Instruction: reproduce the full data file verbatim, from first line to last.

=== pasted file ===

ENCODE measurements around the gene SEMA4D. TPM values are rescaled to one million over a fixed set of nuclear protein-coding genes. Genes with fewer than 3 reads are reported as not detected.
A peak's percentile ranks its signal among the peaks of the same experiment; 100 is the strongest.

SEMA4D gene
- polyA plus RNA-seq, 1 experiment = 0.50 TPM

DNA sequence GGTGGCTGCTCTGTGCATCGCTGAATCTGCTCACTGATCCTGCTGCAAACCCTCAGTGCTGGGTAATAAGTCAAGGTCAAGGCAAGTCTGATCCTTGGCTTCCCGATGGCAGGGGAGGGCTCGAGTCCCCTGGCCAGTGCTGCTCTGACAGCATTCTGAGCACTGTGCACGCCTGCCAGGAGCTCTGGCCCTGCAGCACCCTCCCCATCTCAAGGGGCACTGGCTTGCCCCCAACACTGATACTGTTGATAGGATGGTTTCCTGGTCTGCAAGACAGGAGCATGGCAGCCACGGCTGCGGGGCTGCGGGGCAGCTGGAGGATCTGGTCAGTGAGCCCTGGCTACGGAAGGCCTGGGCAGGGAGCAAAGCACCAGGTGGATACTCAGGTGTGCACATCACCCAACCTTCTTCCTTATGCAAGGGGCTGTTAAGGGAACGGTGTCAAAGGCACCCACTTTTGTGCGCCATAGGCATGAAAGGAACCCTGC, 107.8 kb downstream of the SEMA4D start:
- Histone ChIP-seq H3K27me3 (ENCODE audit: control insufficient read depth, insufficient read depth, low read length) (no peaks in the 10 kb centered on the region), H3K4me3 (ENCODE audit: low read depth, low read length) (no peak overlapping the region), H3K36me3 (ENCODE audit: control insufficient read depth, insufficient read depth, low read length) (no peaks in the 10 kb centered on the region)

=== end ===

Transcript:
ENCODE measurements around the gene SEMA4D. TPM values are rescaled to one million over a fixed set of nuclear protein-coding genes. Genes with fewer than 3 reads are reported as not detected.
A peak's percentile ranks its signal among the peaks of the same experiment; 100 is the strongest.

SEMA4D gene
- polyA plus RNA-seq, 1 experiment = 0.50 TPM

DNA sequence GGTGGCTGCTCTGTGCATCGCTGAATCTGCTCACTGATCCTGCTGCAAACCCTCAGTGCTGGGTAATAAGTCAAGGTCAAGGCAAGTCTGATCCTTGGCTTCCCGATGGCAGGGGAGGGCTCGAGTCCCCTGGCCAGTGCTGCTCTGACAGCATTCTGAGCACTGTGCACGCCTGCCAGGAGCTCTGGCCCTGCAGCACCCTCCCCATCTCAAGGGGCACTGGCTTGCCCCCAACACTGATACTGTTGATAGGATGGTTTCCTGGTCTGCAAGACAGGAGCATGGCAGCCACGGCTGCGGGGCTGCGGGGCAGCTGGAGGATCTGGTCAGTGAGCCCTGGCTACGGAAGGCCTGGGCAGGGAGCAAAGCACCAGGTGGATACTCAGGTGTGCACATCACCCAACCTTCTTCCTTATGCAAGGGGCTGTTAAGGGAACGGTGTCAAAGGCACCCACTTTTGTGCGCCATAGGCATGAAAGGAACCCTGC, 107.8 kb downstream of the SEMA4D start:
- Histone ChIP-seq H3K27me3 (ENCODE audit: control insufficient read depth, insufficient read depth, low read length) (no peaks in the 10 kb centered on the region), H3K4me3 (ENCODE audit: low read depth, low read length) (no peak overlapping the region), H3K36me3 (ENCODE audit: control insufficient read depth, insufficient read depth, low read length) (no peaks in the 10 kb centered on the region)